Simon: I did not have the graphic art element in my mind when we were shooting. That manifested itself because I thought about every option I had. Some of it was jokes—I could do clamation!—or I could cut to nothing and just have Marc talking the whole time. Eventually this decision was reached because the graphic art element represented two things to me: 1) It represented fiction, and Dreier’s whole life is fiction; and 2) he saw himself in this elevated light, so I wanted what I called a “heightened reality”.

Filmmaker: Do you think Dreier has a misplaced perception of himself?

Simon: The way you phrased that is interesting, because the question is, “Does he have a misplaced perception of himself?” Or is he just in denial, or is he aware of that misplaced perception and is just trying to fool others and/or himself? Because there is no doubt that there is a misplaced perception. [In order] to commit a crime like this, there has to be personality aspects that are misplaced—socio-pathology, narcissism, denial—that’s all part of it. And it fascinates me still. I mean, I made the film, I interviewed him, I edited it, and I still can’t totally put my finger on it. And that’s what makes it fascinating. He’s a human person. It’s not black and white. There are greys. And I think that at the end of the day that’s what’s fascinating. There’s not one answer that you can pinpoint.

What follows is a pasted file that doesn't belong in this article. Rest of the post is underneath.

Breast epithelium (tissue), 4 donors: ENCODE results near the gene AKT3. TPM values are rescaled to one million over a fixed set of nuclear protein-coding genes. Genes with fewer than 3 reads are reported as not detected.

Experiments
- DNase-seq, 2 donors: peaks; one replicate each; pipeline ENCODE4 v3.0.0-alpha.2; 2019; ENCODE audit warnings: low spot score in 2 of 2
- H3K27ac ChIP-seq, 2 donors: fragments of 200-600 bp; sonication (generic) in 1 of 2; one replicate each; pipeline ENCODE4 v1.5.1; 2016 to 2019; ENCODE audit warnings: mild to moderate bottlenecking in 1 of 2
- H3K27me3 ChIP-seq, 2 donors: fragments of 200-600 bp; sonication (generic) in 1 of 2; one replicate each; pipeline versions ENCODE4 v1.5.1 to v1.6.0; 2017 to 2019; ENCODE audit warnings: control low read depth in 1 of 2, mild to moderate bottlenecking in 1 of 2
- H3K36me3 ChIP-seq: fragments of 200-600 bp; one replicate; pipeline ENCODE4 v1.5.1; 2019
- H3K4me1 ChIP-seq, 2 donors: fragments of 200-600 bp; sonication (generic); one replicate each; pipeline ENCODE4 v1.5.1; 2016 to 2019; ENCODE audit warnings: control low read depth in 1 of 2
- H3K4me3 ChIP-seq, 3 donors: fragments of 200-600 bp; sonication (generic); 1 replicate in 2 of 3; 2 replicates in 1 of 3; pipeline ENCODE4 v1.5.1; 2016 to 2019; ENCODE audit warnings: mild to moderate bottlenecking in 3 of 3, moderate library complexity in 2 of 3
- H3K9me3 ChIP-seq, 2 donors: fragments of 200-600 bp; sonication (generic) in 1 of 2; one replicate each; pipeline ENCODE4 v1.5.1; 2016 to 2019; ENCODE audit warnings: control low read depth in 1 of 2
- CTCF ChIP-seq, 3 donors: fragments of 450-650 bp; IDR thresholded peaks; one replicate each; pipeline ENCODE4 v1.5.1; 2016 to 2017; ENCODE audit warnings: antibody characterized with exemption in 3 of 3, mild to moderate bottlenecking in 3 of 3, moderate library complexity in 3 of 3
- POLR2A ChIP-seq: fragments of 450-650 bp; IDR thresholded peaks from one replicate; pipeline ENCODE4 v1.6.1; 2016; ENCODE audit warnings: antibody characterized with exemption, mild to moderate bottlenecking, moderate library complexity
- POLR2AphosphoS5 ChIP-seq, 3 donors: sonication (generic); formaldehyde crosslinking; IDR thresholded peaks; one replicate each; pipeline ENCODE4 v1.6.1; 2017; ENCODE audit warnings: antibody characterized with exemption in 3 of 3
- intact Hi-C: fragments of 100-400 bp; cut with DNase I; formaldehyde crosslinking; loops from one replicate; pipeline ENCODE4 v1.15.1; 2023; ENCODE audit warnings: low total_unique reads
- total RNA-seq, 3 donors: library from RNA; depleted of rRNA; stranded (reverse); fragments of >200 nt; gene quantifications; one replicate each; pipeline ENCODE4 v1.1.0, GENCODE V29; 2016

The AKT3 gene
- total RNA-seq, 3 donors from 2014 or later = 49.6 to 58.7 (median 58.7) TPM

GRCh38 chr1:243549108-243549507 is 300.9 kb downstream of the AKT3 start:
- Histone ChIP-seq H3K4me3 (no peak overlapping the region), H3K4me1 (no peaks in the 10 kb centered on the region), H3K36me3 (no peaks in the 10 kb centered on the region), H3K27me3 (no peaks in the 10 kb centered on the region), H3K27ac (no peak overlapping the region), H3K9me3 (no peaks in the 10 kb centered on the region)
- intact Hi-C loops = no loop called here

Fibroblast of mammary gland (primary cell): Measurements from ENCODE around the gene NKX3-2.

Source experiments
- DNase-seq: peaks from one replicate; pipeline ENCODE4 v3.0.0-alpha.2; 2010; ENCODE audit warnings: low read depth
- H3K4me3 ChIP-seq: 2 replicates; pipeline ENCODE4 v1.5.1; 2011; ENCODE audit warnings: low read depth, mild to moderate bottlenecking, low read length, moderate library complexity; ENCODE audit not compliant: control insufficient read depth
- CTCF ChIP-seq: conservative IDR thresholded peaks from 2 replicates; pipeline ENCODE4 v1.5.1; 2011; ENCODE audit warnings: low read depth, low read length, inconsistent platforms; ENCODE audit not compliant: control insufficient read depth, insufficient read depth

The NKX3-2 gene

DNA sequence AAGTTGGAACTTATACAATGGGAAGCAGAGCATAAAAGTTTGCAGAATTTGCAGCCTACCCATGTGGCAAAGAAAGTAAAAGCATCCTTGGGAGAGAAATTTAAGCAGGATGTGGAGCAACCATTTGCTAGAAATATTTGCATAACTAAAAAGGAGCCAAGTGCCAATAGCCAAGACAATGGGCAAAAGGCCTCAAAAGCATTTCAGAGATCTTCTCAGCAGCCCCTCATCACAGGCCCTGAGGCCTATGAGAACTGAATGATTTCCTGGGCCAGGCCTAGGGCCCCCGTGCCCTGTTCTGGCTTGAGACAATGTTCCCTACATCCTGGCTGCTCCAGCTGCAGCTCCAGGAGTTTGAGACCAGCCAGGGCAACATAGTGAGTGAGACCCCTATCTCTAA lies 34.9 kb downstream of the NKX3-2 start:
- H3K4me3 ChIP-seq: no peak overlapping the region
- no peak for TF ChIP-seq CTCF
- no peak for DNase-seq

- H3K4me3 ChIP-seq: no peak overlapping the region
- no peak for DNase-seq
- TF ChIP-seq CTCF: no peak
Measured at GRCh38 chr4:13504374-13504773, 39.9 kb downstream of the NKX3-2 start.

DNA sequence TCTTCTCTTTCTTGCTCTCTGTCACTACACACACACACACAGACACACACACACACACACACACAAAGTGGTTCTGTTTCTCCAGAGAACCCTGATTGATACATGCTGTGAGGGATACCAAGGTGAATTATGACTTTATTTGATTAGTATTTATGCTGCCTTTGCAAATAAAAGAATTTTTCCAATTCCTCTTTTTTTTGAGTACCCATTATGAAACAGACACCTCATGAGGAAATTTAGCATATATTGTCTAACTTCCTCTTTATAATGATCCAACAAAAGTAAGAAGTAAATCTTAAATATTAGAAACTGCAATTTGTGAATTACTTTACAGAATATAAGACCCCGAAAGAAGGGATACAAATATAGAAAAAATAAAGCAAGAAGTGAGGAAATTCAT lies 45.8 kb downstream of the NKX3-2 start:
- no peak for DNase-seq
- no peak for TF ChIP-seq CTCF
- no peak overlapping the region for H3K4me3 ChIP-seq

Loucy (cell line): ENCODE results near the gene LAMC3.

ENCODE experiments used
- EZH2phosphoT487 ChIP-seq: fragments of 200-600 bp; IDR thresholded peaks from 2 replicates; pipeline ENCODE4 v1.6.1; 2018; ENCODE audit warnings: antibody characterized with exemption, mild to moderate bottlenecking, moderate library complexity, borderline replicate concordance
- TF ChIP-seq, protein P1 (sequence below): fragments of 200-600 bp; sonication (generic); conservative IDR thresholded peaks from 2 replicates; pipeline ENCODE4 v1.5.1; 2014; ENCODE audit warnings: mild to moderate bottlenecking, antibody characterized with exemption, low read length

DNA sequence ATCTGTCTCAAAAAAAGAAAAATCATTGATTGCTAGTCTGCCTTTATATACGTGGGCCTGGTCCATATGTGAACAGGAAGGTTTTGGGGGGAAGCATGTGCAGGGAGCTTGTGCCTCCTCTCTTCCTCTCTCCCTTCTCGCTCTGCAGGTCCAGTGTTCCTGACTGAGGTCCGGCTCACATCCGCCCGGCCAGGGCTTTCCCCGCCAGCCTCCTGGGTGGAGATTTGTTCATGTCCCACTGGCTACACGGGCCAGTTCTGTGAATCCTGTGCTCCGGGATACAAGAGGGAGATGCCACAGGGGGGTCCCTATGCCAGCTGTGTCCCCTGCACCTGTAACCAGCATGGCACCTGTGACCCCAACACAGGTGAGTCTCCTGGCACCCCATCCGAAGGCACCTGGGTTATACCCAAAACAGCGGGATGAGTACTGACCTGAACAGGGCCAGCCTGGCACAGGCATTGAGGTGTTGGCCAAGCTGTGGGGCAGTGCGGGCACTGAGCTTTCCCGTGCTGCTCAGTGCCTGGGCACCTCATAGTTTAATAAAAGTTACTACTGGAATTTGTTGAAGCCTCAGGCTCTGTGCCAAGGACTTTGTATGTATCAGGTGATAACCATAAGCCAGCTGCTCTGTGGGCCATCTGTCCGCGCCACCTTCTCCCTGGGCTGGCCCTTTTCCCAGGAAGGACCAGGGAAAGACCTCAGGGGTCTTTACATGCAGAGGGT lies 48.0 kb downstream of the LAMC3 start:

Filmmaker: For the sake of conversation, however, how would you attempt to explain Dreier’s downfall?

Simon: Well, if someone says, “He did this because he was greedy,” that totally simplifies it and that’s not accurate. In fact, he did not commit these crimes because he was greedy. He committed these crimes because he wanted to be what I call “the big man.” In The Natural, there was this line that Robert Redford recites: “I want to walk down the street and people go, ‘There goes Roy Hobbs, the best there ever was.'” And it’s like that mindset: Dreier wanted to walk down the street, he wanted to be at New York events, and he wanted people to say, “There’s Mark Dreier. He’s that big shot attorney.” That’s what drove him to do this. It wasn’t the house, it wasn’t the yacht. Those things were just the costume around him, the facade.